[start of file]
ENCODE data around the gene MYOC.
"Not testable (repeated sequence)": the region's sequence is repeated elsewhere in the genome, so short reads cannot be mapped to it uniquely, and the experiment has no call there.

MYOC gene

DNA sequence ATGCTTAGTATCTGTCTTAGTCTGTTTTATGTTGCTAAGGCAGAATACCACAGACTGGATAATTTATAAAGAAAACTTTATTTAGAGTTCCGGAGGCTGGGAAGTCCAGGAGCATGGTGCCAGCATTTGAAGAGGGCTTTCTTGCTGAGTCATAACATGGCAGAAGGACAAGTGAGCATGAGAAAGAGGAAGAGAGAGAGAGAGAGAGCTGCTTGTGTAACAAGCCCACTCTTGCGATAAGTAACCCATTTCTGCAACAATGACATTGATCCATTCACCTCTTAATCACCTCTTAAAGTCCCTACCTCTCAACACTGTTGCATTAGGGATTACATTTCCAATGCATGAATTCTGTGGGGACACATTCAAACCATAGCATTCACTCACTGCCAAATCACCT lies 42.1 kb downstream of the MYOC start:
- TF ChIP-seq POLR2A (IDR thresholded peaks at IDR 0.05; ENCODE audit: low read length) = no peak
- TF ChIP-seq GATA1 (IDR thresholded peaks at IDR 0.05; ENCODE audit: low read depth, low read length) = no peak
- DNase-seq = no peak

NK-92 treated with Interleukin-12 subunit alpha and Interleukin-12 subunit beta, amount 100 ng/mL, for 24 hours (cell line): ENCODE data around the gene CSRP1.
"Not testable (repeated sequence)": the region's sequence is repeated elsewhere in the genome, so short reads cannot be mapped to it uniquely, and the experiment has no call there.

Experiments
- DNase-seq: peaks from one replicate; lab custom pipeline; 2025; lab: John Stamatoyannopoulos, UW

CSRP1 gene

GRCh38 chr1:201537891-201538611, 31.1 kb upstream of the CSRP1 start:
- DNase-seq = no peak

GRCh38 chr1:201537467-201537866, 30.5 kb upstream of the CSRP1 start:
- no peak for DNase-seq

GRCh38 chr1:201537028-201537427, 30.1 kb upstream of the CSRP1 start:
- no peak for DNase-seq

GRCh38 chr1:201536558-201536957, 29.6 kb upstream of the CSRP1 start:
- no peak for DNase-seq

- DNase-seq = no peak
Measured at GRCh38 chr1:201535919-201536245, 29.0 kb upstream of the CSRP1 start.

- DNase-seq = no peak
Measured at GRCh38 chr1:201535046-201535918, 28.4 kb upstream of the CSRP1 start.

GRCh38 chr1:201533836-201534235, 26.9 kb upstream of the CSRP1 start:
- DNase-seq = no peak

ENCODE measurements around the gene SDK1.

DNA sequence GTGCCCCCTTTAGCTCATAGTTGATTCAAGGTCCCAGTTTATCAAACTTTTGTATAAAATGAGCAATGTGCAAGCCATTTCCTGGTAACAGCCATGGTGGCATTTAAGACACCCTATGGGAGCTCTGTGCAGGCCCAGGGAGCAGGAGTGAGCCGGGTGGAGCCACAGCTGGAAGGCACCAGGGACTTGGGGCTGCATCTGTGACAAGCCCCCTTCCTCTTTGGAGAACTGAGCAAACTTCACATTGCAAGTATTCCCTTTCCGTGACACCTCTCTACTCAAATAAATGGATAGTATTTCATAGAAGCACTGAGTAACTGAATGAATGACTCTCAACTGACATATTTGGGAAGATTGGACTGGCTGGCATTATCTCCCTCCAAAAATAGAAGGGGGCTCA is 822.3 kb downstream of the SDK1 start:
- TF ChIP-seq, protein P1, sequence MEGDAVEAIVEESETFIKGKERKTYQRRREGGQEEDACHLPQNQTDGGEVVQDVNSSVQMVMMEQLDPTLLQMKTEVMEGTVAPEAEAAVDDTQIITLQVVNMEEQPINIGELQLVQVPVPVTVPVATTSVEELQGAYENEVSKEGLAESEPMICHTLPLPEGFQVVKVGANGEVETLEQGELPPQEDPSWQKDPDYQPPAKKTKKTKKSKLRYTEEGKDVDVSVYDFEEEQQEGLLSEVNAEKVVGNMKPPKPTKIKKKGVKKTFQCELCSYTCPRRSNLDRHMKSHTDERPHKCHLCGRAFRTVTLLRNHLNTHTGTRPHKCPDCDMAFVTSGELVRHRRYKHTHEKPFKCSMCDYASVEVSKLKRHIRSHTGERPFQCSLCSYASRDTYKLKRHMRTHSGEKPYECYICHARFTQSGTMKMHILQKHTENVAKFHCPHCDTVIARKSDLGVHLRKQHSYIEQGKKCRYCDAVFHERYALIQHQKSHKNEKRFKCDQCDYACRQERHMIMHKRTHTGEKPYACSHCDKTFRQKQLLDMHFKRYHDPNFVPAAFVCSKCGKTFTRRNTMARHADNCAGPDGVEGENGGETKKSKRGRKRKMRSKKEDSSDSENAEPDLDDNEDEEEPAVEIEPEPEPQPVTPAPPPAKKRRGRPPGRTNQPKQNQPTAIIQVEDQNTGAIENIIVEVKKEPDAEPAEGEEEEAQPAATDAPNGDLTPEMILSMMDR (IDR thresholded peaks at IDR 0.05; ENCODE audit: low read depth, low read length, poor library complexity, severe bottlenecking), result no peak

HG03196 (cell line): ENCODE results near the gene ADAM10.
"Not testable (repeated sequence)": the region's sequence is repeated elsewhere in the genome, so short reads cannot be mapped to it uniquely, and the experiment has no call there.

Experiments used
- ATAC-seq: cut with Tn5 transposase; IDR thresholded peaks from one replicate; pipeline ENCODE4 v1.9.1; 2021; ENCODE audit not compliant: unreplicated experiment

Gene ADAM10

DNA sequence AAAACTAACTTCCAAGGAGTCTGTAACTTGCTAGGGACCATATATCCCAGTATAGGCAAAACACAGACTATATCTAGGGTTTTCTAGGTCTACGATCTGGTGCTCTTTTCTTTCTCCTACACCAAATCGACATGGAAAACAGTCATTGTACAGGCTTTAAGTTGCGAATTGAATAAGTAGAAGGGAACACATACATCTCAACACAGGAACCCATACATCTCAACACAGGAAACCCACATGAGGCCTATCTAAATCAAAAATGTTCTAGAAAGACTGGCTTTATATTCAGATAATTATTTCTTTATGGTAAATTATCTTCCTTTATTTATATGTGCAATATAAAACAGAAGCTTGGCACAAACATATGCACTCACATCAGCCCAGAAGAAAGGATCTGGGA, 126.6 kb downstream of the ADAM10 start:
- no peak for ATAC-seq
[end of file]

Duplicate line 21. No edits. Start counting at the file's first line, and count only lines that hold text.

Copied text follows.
- DNase-seq = no peak